The tropical Meteorology Project at Colorado State University looks at the Atlantic Hurricane Season forecast several times a year. The initial forecast is released in early April with the second report being released at the start of the season in June.
We are now entering what typically is the start of the active part of the season with storms forming in the vicinity of Cape Verde Islands. The chart above reflects the storms to date along with the revised forecast.
an anticipated weak El Niño event and a tropical Atlantic that is less favorable than in the
past two years. This forecast is a slight increase from activity predicted in early June, due
to a slower-than-anticipated onset of El Niño and a somewhat more favorable tropical
Atlantic than observed earlier this year. We expect a slightly below-average probability
of United States and Caribbean major hurricane landfall."
Not "Out of the Woods"
At first read, you might think we have nothing to worry about. Well, if you review the chart closely, you'll notice there have not been any major hurricanes in the Atlantic so far this year, however, there are at least 2 still predicted. That means, there's a lot of potential for a powerful storm.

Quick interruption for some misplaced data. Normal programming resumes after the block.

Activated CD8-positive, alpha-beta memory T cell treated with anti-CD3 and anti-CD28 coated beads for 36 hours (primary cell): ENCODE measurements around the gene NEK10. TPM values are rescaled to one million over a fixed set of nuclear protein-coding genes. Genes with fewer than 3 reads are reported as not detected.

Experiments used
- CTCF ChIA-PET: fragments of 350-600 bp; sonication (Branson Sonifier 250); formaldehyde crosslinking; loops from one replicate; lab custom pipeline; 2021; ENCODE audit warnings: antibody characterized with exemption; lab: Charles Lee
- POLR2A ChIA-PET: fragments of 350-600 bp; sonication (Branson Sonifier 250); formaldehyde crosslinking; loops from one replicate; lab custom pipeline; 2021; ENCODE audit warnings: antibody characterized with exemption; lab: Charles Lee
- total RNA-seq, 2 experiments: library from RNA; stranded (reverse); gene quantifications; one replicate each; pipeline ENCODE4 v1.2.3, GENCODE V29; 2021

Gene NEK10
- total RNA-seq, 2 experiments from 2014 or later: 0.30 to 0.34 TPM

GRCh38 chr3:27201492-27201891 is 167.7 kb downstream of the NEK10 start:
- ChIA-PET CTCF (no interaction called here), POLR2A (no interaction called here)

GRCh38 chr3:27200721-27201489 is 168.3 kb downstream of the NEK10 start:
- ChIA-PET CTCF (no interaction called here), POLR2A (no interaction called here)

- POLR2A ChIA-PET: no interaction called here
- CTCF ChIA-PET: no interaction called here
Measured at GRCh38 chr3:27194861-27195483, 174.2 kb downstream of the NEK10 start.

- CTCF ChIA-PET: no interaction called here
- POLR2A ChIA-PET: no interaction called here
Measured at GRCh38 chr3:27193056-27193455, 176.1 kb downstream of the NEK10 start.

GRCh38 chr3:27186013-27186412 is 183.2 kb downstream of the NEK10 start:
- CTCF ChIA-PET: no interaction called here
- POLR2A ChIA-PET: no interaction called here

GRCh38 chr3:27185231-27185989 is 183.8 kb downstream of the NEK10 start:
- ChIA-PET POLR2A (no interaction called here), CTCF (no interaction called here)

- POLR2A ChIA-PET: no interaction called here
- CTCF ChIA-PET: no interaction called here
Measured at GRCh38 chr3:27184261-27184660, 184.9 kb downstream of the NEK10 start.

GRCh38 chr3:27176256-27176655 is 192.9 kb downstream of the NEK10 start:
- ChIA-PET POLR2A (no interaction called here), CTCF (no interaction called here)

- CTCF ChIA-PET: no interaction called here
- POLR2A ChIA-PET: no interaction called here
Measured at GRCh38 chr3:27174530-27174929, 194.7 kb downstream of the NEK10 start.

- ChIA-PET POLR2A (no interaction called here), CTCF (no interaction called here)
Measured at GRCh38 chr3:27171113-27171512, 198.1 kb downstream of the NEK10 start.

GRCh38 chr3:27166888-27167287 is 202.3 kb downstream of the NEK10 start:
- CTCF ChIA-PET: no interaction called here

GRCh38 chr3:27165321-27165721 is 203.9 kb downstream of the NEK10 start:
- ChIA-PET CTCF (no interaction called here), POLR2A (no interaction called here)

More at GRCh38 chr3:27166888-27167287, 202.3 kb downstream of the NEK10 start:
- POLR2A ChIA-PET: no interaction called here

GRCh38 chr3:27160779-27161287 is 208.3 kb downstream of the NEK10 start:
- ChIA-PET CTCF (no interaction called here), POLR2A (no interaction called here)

Read the entire article (PDF link above) to get complete details about their forecast, including background information about how they come to these conclusions.
NOAA Adjusts Prediction
NOAA’s Climate Prediction Center, a division of the National Weather Service, released it's updated outlook which still indicates a 50 percent chance of a near-normal season. It increases the chance of an above-normal season to 35 percent and decreases the chance of a below-normal season to only 15 percent from the initial outlook issued in May.
The Atlantic hurricane season got off to a busy start, with 6 named storms to date, and may have a busy second half. The revised numbers are as follows:
- 12 to 17 named storms (top winds of 39 mph or higher), including:
- 5 to 8 hurricanes (top winds of 74 mph or higher), of which:
- 2 to 3 could be major hurricanes (Category 3, 4 or 5; winds of at least 111 mph)